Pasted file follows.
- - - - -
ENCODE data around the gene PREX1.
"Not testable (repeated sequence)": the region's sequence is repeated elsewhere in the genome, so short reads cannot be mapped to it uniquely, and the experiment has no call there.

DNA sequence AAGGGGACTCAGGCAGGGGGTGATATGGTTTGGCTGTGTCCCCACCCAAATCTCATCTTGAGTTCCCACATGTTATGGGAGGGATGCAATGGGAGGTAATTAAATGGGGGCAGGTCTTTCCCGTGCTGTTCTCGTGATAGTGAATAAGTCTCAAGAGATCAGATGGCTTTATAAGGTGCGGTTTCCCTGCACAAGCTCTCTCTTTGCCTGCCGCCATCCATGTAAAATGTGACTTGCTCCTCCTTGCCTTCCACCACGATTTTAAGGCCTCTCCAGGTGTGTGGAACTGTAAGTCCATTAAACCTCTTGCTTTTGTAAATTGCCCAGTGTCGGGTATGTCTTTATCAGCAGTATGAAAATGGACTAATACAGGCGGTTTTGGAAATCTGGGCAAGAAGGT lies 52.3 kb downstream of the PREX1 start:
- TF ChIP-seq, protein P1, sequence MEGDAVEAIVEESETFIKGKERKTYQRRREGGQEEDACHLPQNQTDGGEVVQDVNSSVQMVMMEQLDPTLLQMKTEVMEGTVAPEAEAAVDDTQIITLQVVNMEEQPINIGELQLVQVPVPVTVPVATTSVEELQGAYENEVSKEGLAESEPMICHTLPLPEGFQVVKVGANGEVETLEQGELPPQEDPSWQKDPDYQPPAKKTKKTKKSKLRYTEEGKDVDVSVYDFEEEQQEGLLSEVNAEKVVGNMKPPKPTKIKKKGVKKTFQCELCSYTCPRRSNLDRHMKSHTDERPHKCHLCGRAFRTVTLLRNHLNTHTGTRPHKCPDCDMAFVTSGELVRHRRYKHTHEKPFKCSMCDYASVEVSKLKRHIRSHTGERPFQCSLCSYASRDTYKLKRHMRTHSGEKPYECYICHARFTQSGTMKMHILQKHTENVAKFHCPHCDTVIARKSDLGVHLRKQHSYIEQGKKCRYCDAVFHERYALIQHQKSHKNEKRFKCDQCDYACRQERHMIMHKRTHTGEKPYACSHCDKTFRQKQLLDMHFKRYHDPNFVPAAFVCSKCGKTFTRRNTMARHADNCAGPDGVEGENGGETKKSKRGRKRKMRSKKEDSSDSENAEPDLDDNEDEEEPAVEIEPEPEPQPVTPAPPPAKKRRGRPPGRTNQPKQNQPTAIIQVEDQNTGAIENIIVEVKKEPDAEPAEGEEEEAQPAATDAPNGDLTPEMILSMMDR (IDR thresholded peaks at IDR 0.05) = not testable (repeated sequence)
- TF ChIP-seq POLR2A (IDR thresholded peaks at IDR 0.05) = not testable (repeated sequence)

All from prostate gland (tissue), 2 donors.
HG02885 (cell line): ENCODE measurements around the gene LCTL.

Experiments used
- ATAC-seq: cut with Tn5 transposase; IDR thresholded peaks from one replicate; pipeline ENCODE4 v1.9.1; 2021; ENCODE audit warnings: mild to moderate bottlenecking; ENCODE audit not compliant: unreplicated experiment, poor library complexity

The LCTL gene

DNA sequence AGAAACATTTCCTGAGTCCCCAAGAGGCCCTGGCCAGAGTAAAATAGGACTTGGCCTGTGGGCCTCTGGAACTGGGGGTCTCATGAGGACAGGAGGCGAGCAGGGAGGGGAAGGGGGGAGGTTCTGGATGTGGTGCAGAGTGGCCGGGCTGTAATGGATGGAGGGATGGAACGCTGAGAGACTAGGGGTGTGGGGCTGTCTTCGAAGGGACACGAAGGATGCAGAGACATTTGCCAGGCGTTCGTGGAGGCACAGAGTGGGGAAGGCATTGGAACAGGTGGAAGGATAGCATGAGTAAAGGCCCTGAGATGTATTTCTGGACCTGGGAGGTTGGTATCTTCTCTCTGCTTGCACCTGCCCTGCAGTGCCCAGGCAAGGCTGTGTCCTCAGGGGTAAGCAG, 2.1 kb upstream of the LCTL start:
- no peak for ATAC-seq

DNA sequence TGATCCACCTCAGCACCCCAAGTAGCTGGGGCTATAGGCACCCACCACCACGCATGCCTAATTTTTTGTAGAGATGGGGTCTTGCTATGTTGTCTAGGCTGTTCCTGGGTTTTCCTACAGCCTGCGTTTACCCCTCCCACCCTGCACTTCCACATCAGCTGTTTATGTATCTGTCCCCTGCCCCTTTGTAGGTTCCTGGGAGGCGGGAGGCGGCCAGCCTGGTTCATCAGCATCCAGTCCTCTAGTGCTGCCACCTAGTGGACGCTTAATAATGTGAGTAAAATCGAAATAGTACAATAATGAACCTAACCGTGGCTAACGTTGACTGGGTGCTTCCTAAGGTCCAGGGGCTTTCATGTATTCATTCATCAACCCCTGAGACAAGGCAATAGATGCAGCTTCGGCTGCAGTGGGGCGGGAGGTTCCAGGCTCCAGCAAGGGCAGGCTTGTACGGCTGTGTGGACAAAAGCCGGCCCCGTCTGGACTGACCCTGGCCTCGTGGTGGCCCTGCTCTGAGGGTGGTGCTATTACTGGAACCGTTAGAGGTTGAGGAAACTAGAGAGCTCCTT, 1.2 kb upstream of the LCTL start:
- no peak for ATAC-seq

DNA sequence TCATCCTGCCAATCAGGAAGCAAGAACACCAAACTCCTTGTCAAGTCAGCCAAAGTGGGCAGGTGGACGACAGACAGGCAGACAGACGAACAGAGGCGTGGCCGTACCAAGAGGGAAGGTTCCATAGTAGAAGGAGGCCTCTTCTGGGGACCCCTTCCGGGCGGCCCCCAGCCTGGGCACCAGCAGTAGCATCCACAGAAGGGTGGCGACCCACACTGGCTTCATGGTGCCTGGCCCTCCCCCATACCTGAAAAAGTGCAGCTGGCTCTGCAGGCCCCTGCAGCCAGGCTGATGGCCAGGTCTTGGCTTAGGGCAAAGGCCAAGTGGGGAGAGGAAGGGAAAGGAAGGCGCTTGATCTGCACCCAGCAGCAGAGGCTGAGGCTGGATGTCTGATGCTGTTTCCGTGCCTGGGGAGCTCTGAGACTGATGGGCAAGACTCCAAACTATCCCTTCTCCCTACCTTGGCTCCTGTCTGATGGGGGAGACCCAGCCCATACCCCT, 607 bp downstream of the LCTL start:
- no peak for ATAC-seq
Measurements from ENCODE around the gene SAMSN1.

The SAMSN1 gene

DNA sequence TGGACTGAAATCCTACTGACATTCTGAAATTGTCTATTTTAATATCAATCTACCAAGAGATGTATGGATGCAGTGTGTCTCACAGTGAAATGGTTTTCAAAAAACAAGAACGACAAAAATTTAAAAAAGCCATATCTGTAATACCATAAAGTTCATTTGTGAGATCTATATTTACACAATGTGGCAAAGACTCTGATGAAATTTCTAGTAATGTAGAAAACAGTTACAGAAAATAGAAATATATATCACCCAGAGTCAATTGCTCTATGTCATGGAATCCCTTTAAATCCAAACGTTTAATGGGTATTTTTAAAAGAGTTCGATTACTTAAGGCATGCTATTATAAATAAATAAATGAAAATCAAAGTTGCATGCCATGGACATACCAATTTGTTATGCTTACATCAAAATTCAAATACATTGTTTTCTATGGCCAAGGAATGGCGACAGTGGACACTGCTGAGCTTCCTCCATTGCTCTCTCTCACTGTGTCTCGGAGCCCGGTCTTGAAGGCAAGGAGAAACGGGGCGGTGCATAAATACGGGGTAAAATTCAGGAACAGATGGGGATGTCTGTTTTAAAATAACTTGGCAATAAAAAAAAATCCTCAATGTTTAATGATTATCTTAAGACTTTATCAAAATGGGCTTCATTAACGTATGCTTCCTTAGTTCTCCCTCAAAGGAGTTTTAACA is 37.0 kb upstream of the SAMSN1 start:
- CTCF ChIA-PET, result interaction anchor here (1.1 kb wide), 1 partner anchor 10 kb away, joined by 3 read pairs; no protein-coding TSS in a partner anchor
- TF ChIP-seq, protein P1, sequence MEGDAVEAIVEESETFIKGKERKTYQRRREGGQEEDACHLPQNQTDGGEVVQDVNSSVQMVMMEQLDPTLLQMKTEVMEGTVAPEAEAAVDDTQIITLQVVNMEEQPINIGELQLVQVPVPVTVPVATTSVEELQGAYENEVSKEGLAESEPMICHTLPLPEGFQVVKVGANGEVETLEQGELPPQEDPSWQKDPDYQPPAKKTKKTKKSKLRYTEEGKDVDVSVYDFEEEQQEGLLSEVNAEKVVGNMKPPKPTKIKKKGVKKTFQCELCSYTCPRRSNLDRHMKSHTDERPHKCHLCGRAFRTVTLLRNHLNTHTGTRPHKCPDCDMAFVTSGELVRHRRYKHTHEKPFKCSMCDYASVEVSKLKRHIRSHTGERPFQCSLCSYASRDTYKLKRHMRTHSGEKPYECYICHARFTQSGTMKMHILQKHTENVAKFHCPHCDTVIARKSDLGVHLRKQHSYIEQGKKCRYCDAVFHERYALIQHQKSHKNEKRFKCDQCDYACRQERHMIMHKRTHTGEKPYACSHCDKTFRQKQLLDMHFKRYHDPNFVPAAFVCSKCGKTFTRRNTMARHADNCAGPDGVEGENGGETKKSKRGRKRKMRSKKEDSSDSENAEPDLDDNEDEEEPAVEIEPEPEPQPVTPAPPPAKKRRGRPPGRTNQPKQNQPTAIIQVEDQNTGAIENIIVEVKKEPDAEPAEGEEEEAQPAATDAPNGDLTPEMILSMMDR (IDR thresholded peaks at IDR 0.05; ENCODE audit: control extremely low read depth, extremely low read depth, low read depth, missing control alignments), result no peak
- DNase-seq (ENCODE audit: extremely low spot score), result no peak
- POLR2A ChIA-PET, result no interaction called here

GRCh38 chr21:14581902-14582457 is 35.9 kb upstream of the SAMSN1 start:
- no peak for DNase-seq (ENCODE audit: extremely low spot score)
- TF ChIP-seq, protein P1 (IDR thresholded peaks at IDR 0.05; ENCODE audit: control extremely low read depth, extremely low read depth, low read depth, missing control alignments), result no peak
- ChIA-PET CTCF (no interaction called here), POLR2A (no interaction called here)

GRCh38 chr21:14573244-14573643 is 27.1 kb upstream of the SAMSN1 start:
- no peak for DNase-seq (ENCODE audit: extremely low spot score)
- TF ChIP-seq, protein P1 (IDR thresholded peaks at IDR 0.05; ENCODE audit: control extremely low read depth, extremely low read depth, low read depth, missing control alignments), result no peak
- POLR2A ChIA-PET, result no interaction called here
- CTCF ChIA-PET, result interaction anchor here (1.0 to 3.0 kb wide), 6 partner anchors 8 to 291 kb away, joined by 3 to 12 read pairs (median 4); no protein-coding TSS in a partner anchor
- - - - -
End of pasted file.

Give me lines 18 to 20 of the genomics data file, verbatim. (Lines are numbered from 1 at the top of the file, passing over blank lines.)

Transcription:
The SAMSN1 gene

DNA sequence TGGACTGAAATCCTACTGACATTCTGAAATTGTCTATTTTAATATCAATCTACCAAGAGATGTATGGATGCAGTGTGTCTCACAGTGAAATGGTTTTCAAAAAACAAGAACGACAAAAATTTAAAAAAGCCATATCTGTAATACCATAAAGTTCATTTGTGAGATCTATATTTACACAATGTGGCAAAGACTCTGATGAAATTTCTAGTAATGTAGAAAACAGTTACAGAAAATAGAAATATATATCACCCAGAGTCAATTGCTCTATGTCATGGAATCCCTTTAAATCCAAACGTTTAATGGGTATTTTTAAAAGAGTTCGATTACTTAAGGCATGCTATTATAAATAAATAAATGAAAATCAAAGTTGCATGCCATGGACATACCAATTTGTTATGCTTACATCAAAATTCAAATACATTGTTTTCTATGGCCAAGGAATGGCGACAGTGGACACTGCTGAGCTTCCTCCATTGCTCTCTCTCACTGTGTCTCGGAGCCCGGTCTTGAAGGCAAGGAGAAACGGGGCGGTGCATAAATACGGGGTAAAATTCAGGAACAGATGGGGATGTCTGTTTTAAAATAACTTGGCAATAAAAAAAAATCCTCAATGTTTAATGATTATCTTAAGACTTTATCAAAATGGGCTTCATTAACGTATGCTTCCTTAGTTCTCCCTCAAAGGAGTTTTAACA is 37.0 kb upstream of the SAMSN1 start:
- CTCF ChIA-PET, result interaction anchor here (1.1 kb wide), 1 partner anchor 10 kb away, joined by 3 read pairs; no protein-coding TSS in a partner anchor